Poets are truth-tellers, and ours are truths you may have forgotten or overlooked. Does a culture become dead and stale when it trades its magicians for preachers? Who steps into that knowing-unknowing place? Poets.

Poetry for me means being the glowing embers on the cold hearth.

Poetry is the light in the darkness of ignorance.

That’s what I want to bring to the world, with room at the table for everyone.

What has being the poetry editor at The Blue Mountain Review taught you about the craft? What type of work are you looking for there, and what advice would you give to those who are submitting their words?

I love my poetry editor gig at The Blue Mountain Review! It’s truly a joy to wake up, have some coffee, and read poetry from people all over the world. I’m fascinated by the different voices coming to me from all kinds of cultures. It heals my soul to know people still care about poetry, still actively engage in creating it, and it’s not just old, dead white dudes. I’ve looked at work from poets from Iraq, India, Ireland, Africa, Mauritius, Canada, as well as England and the USA. I’m very open in what I’m looking for. I welcome all voices. I’d like to see even more diversity going forward. Much like writing, my editor’s style is intuitive. If it moves me, it’s in. If it leaves me cold, bored, or if it’s ugly hate speech, No. I’d say a guiding principle is: Don’t be a pretentious asshole. I want to see the dirt under your fingernails, not the sun-glints off the marble window sill of your ivory tower.

Are you on Facebook, Twitter, or any other social media? Does that fit into your writing life, and if so, how?

I’m on Facebook, Instagram, and Pinterest. As of right now, these are my personal social media and reflect me as private citizen more than Writer or Poetry Editor. I guess at some point I’ll have to make a professional Facebook, so everyone won’t have to see how messy I am. (laughs) Everything informs my writing life. In many ways, Facebook is a form of journaling. I get to practice thoughts and phrases. And share memes. What a time to be alive!

Do you have a writing group or community of writers you share your work with? Who are they? What are you reading right now?

I belong to an artist collective called The Southern Collective Experience. They are my writing community and family. I also still go down to the Clarkston campus for GA State, which used to be Georgia Perimeter College, for Writer’s Forum meetings with the English teachers there who encouraged me in all endeavors poetic, back as a college freshman.

As 2017 begins rolling along, what are your expectations for the year ahead? Do you have any new projects in the works that you’re particularly excited about?

I’ve been published online every year since graduating college in 2011. My goal is to continue with that, and I’d really love to get a chapbook published this year. I’ll be continuing my work at The Blue Mountain Review, and I hope to elevate it to further heights as well. I’m also working with The Good Acting Studio and The Southern Collective Experience to bring a monthly open mic poetry night to Marietta. Make poetry readings more than just a bunch of stuffed shirts in a claustrophobic, humid library room.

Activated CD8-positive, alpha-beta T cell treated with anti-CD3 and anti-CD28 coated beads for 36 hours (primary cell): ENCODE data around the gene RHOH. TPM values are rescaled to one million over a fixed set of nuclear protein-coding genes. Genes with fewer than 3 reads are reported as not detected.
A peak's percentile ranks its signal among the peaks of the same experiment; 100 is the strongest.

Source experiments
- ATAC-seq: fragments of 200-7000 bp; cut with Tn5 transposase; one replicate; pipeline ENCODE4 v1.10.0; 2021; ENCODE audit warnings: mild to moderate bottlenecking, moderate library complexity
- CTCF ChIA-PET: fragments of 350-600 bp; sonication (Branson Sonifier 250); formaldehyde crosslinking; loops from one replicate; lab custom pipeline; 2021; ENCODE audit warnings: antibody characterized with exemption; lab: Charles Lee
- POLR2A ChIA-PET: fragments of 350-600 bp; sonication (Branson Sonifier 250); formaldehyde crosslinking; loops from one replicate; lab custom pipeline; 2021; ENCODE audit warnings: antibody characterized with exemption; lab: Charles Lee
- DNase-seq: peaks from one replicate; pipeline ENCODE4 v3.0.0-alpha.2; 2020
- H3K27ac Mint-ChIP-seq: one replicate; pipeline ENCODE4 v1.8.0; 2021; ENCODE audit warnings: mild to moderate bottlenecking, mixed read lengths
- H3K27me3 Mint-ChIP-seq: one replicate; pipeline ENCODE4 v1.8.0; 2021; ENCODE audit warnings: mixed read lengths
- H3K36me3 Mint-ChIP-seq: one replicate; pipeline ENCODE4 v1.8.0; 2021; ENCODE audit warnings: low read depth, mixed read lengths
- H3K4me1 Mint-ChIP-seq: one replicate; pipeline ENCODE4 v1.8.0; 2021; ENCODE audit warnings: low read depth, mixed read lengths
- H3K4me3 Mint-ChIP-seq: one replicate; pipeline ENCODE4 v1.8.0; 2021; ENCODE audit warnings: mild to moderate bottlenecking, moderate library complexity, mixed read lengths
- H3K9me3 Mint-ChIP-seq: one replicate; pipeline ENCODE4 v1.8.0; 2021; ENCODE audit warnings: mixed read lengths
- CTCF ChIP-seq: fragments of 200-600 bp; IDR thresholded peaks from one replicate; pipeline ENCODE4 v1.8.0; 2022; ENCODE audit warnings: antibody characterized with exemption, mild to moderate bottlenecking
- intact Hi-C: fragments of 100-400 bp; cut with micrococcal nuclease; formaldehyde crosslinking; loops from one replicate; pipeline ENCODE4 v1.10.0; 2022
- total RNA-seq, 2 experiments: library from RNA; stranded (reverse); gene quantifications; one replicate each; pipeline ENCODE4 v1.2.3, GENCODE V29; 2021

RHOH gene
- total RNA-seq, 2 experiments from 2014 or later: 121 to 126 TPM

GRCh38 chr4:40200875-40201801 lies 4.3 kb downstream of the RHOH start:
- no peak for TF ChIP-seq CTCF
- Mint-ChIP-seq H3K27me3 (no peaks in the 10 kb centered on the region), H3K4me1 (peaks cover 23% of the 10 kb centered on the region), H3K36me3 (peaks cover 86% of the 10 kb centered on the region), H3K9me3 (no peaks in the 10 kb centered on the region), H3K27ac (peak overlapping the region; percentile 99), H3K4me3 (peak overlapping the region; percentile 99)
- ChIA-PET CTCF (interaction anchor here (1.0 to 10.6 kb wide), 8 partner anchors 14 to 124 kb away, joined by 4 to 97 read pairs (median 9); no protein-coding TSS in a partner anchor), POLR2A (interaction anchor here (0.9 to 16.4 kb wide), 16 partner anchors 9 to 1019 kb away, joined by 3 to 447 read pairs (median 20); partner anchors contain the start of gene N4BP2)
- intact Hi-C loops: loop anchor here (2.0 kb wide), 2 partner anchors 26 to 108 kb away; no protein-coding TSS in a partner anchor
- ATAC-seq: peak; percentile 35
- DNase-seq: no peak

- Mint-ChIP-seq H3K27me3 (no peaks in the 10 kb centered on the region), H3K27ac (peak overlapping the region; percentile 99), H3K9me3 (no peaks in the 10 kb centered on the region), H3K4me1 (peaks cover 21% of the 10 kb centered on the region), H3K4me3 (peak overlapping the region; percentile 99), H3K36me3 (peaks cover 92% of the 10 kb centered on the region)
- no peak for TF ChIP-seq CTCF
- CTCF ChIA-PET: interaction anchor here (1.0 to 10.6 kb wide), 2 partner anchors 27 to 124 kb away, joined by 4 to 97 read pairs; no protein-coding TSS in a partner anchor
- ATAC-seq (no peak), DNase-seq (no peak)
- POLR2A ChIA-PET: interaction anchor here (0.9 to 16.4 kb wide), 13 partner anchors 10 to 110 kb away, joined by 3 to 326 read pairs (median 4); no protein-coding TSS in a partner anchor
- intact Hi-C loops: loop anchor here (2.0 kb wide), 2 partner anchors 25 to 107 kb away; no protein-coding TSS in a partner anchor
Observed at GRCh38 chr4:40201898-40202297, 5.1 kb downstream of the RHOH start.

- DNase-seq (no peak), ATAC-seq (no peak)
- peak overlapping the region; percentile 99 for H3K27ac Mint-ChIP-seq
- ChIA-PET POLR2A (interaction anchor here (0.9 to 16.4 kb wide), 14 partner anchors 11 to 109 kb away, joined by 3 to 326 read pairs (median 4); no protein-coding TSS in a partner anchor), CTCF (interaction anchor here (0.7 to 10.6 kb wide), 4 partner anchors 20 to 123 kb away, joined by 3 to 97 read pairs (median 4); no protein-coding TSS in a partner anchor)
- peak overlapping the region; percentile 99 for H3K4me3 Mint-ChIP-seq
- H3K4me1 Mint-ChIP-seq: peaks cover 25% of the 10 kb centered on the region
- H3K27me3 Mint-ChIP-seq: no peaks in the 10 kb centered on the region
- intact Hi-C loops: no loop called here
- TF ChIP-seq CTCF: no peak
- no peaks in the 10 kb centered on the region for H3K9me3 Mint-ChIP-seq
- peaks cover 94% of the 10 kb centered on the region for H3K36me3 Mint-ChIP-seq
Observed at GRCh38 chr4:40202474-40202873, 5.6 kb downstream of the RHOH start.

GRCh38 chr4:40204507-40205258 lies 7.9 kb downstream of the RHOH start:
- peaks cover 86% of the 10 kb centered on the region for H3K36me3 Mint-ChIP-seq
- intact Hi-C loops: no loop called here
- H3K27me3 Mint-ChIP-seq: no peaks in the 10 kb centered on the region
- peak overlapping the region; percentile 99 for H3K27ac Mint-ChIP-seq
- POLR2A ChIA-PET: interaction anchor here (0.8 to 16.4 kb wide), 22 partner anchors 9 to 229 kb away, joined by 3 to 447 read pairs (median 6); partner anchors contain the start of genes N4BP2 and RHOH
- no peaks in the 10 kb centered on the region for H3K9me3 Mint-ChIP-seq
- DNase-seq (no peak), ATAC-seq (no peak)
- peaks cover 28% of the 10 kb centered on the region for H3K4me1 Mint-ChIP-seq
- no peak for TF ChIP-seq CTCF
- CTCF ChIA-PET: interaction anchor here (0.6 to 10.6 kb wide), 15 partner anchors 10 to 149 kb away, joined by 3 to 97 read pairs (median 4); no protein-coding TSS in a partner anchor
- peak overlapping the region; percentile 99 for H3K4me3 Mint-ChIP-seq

What words of encouragement can you offer other poets who are trying to get their work noticed?

Do it because you love it, and don’t ever give up. Find publications that match your style, and continue to work with those that publish you. If you find a like-minded group of people to work with, stay. Treat them like gold. Share. Write. Love.


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Scott Thomas Outlar hosts the site 17Numa.wordpress.com where links to his published poetry, fiction, essays, interviews, reviews, and books can be found. He is a Best of the Net and three-time Pushcart Prize nominee. Scott's poetry books include: Songs of a Dissident (Transcendent Zero Press, 2015), Chaos Songs (Weasel Press, 2016), Happy Hour Hallelujah (CTU Publishing, 2016), and Poison in Paradise (Alien Buddha Press, 2017). Scott is a member of The Southern Collective Experience; he also serves as an editor for Walking Is Still Honest Press, The Blue Mountain Review, The Peregrine Muse, and Novelmasters.

One thought on “Poet Interview #62: Chani Zwibel”

  1. What a fabulous interview. I’ve had the honor to be published by Chani and eagerly read what she had to say. Now I know why Anne of Green Gables kindred spirits resonates with her (and me!). I went straight to Chani’s FaceBook Page and sent a Friend request, I want to see what’s she doing in her own writing and imagine she’s a new train picking up speed and what a journey ahead of her! I loved this interview. Thanks!